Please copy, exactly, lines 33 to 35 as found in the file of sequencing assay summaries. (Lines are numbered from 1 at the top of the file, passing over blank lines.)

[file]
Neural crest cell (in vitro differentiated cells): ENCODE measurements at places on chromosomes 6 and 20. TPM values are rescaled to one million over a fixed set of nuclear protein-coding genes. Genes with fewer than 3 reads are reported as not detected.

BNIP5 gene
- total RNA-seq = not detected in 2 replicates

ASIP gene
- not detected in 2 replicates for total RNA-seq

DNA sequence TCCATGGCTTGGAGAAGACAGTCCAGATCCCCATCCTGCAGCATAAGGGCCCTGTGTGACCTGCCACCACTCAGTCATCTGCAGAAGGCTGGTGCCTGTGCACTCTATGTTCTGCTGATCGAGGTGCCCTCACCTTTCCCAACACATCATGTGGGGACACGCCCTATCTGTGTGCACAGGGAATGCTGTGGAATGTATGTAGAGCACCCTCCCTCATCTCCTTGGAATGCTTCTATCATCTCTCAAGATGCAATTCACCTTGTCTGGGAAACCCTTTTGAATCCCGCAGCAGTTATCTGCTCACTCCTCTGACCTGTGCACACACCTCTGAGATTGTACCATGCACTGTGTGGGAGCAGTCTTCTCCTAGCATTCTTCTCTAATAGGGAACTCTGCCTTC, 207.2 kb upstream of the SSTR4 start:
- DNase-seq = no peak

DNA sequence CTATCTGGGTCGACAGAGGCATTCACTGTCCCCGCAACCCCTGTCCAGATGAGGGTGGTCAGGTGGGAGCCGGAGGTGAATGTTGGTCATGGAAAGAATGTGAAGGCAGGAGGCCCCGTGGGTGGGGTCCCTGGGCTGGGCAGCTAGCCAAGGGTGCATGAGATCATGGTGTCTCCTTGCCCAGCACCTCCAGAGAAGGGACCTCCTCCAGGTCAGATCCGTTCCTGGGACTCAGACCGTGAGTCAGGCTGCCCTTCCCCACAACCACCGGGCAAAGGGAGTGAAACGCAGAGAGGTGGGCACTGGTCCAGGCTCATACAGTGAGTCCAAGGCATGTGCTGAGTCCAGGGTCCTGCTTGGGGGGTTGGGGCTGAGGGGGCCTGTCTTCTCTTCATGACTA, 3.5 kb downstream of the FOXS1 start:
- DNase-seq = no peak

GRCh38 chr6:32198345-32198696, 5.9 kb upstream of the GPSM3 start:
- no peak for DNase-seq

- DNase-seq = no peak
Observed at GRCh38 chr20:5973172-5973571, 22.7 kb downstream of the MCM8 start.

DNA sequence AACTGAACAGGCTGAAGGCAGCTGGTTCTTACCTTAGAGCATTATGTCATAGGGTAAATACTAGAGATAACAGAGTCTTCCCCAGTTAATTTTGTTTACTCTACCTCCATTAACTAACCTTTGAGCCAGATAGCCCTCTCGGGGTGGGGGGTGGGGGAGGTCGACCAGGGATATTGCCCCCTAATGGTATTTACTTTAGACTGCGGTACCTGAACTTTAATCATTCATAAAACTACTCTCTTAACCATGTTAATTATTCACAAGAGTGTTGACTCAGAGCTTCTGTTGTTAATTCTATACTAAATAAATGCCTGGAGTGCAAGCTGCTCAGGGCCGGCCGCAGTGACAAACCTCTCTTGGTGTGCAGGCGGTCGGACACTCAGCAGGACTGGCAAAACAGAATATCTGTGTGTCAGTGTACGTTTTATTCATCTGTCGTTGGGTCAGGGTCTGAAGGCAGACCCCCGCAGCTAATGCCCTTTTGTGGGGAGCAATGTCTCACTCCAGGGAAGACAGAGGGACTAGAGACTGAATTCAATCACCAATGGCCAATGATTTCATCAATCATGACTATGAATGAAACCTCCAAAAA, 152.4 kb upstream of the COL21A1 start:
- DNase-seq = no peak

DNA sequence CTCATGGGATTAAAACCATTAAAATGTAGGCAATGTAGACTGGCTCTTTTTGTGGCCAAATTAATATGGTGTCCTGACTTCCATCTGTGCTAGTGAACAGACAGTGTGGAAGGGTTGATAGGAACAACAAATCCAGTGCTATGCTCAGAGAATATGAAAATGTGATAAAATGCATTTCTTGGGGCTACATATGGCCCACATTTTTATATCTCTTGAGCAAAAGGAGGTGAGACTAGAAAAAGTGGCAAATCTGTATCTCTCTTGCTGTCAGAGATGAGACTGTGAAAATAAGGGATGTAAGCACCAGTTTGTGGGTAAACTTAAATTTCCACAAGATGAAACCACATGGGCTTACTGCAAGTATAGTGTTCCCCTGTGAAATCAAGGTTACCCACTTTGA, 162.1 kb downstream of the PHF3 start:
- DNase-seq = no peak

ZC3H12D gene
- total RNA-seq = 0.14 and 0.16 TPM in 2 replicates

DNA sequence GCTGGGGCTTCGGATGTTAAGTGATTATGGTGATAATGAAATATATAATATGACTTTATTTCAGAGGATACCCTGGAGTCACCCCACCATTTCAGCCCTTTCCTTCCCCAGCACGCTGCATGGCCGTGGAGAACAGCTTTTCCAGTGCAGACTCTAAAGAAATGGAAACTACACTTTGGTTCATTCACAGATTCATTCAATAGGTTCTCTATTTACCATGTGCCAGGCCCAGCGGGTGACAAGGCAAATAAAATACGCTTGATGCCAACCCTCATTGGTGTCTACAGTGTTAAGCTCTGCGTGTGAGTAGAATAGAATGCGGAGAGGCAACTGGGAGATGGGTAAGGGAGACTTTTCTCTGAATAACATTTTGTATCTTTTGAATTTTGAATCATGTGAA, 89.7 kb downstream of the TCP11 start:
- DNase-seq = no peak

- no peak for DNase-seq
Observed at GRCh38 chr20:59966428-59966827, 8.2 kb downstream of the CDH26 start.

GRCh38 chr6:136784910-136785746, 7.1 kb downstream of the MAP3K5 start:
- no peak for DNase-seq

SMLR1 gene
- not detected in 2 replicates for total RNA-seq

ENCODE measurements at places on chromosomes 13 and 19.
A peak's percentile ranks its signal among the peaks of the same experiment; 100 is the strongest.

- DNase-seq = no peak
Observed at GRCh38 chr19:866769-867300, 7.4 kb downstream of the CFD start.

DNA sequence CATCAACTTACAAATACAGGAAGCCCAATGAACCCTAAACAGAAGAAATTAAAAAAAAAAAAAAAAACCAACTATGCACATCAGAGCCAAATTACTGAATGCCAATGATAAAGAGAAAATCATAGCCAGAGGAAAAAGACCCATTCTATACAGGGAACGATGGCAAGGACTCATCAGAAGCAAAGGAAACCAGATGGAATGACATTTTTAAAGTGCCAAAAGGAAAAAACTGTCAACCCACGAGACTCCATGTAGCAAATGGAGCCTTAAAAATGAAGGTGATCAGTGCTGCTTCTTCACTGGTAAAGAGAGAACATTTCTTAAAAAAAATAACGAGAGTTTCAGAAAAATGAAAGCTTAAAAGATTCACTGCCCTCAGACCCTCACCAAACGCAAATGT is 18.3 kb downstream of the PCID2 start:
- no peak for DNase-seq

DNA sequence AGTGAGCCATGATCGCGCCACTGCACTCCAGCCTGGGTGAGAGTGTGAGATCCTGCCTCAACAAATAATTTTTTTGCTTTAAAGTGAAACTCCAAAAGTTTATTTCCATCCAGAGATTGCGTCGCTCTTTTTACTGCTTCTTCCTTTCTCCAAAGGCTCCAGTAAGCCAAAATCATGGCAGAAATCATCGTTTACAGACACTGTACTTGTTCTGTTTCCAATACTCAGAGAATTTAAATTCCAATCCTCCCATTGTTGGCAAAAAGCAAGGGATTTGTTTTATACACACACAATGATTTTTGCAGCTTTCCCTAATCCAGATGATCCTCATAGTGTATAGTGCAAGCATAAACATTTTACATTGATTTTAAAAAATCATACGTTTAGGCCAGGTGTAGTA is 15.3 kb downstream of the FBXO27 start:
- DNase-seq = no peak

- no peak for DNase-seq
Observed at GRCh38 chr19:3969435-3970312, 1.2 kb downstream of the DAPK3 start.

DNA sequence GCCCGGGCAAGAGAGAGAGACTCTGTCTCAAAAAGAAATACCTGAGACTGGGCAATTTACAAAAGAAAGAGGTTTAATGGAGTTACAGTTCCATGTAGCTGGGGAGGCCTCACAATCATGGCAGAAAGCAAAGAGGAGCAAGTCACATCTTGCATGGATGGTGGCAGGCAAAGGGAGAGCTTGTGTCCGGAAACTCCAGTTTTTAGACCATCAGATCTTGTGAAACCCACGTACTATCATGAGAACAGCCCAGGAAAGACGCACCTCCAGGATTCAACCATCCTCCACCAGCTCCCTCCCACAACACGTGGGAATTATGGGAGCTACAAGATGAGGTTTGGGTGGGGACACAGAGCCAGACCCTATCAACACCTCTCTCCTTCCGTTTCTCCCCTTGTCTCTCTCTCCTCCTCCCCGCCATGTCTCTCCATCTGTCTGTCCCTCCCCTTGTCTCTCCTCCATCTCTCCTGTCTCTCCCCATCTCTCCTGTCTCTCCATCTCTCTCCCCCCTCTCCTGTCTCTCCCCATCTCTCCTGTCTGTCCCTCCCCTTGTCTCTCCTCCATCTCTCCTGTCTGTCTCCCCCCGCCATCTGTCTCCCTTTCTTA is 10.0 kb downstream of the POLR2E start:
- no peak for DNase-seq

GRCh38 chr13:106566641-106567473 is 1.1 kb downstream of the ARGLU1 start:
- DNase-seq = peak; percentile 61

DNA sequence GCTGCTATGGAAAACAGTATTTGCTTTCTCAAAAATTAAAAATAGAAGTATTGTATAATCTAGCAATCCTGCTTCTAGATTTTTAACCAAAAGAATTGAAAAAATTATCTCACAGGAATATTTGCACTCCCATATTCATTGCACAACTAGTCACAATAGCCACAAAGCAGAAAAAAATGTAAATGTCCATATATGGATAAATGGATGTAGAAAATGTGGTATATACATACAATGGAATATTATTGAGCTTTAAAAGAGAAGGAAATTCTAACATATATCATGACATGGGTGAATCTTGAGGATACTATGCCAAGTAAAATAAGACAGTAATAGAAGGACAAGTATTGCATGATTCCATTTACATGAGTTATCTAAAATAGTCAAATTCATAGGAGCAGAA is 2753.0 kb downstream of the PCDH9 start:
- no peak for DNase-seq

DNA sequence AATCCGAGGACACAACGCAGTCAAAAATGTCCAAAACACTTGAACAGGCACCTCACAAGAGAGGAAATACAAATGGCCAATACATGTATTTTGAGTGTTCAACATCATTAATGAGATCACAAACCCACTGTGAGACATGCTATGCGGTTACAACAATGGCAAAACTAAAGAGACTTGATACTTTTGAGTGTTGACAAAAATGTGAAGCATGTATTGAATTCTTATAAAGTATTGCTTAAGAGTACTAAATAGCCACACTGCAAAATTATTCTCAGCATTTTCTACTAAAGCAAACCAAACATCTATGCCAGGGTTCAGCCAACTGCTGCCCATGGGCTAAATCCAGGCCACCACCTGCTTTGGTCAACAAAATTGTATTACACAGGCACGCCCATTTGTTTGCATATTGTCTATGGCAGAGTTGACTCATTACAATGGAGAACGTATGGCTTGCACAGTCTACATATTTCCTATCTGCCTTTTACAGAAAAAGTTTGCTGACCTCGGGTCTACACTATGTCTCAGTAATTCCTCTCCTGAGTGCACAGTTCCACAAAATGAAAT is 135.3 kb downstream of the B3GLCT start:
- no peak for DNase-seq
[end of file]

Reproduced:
- no peak for DNase-seq

DNA sequence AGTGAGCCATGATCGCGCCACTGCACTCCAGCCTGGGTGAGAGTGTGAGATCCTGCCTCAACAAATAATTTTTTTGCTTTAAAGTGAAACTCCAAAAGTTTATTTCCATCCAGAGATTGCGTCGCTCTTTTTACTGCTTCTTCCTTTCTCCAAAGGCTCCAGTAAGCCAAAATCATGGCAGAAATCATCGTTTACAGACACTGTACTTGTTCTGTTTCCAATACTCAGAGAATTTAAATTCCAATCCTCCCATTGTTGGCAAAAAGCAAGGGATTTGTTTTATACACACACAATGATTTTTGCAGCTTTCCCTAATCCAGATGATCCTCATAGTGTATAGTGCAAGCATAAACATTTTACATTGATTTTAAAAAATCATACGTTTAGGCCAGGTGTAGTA is 15.3 kb downstream of the FBXO27 start:
- DNase-seq = no peak